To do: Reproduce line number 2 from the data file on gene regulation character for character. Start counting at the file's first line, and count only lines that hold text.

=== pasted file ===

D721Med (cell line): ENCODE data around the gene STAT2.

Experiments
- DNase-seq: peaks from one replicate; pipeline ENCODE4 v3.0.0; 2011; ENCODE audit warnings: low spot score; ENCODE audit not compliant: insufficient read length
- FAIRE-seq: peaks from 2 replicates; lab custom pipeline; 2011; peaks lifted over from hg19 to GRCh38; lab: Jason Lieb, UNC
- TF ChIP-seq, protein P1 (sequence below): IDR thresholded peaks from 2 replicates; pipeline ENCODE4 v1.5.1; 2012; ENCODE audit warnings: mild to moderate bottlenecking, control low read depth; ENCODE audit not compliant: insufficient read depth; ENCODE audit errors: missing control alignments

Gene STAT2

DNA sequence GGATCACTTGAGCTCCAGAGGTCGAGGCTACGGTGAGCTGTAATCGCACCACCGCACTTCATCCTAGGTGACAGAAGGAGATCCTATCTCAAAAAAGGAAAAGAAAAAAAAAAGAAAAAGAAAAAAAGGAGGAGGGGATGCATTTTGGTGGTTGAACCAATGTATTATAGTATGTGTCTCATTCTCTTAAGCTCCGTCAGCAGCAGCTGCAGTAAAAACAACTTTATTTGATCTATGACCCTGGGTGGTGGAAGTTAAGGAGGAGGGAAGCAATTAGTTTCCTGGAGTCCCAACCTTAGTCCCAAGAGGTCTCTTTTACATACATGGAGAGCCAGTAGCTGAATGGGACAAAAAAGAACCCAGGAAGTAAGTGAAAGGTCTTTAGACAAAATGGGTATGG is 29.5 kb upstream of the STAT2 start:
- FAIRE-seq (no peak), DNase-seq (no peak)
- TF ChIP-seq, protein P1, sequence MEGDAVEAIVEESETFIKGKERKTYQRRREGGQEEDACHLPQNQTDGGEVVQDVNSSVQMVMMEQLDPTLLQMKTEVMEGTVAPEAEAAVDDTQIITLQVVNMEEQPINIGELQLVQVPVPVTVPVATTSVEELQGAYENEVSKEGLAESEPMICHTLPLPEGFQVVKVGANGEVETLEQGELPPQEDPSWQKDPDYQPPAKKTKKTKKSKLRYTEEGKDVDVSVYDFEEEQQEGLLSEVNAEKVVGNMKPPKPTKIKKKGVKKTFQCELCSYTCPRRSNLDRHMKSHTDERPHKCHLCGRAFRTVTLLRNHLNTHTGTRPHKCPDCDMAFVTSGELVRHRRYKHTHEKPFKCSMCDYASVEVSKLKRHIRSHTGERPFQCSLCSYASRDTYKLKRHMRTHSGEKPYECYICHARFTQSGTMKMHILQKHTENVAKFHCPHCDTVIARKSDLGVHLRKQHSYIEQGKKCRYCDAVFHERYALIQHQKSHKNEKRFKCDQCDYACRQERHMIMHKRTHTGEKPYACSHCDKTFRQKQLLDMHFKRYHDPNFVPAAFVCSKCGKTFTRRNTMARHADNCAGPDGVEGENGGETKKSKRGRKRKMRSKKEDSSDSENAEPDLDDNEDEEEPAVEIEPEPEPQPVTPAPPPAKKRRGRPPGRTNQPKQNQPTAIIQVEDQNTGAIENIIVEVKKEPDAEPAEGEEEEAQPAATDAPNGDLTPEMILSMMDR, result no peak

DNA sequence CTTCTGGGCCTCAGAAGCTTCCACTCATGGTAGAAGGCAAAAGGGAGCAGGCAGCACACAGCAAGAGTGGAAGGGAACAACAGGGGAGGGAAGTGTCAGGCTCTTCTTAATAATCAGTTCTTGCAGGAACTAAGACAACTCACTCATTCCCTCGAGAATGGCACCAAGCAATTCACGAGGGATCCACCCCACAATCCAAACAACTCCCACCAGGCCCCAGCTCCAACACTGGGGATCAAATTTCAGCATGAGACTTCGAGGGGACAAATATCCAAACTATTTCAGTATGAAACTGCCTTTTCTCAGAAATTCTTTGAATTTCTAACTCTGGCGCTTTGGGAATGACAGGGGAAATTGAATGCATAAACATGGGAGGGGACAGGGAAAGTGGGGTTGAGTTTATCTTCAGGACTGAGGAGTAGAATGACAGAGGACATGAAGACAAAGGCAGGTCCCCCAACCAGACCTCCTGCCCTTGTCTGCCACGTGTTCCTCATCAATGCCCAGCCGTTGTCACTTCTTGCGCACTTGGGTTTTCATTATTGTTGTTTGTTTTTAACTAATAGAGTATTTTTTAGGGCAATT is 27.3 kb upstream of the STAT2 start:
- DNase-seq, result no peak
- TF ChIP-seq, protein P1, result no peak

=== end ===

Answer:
Experiments